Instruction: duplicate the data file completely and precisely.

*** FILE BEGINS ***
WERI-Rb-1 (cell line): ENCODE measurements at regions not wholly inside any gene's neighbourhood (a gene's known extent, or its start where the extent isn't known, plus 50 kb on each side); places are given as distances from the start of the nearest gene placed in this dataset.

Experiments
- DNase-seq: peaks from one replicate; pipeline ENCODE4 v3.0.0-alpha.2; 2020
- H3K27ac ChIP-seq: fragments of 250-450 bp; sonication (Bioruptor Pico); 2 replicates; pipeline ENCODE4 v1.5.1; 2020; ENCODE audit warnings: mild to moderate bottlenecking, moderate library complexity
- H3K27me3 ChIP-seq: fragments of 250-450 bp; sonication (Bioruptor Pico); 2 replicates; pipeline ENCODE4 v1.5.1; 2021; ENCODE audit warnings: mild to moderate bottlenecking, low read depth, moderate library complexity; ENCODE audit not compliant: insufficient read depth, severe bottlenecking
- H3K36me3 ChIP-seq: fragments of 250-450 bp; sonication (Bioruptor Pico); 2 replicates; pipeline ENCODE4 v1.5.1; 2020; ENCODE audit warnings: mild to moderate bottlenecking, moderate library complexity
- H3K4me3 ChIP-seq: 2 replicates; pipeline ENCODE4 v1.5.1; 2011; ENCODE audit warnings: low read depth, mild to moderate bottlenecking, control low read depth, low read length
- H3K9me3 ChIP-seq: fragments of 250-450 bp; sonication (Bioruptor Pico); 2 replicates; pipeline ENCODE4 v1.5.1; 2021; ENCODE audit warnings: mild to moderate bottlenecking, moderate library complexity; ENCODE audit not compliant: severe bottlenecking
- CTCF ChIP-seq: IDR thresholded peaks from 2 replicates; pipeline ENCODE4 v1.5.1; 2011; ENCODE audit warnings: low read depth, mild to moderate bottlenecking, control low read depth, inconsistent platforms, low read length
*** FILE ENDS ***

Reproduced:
WERI-Rb-1 (cell line): ENCODE measurements at regions not wholly inside any gene's neighbourhood (a gene's known extent, or its start where the extent isn't known, plus 50 kb on each side); places are given as distances from the start of the nearest gene placed in this dataset.

Experiments
- DNase-seq: peaks from one replicate; pipeline ENCODE4 v3.0.0-alpha.2; 2020
- H3K27ac ChIP-seq: fragments of 250-450 bp; sonication (Bioruptor Pico); 2 replicates; pipeline ENCODE4 v1.5.1; 2020; ENCODE audit warnings: mild to moderate bottlenecking, moderate library complexity
- H3K27me3 ChIP-seq: fragments of 250-450 bp; sonication (Bioruptor Pico); 2 replicates; pipeline ENCODE4 v1.5.1; 2021; ENCODE audit warnings: mild to moderate bottlenecking, low read depth, moderate library complexity; ENCODE audit not compliant: insufficient read depth, severe bottlenecking
- H3K36me3 ChIP-seq: fragments of 250-450 bp; sonication (Bioruptor Pico); 2 replicates; pipeline ENCODE4 v1.5.1; 2020; ENCODE audit warnings: mild to moderate bottlenecking, moderate library complexity
- H3K4me3 ChIP-seq: 2 replicates; pipeline ENCODE4 v1.5.1; 2011; ENCODE audit warnings: low read depth, mild to moderate bottlenecking, control low read depth, low read length
- H3K9me3 ChIP-seq: fragments of 250-450 bp; sonication (Bioruptor Pico); 2 replicates; pipeline ENCODE4 v1.5.1; 2021; ENCODE audit warnings: mild to moderate bottlenecking, moderate library complexity; ENCODE audit not compliant: severe bottlenecking
- CTCF ChIP-seq: IDR thresholded peaks from 2 replicates; pipeline ENCODE4 v1.5.1; 2011; ENCODE audit warnings: low read depth, mild to moderate bottlenecking, control low read depth, inconsistent platforms, low read length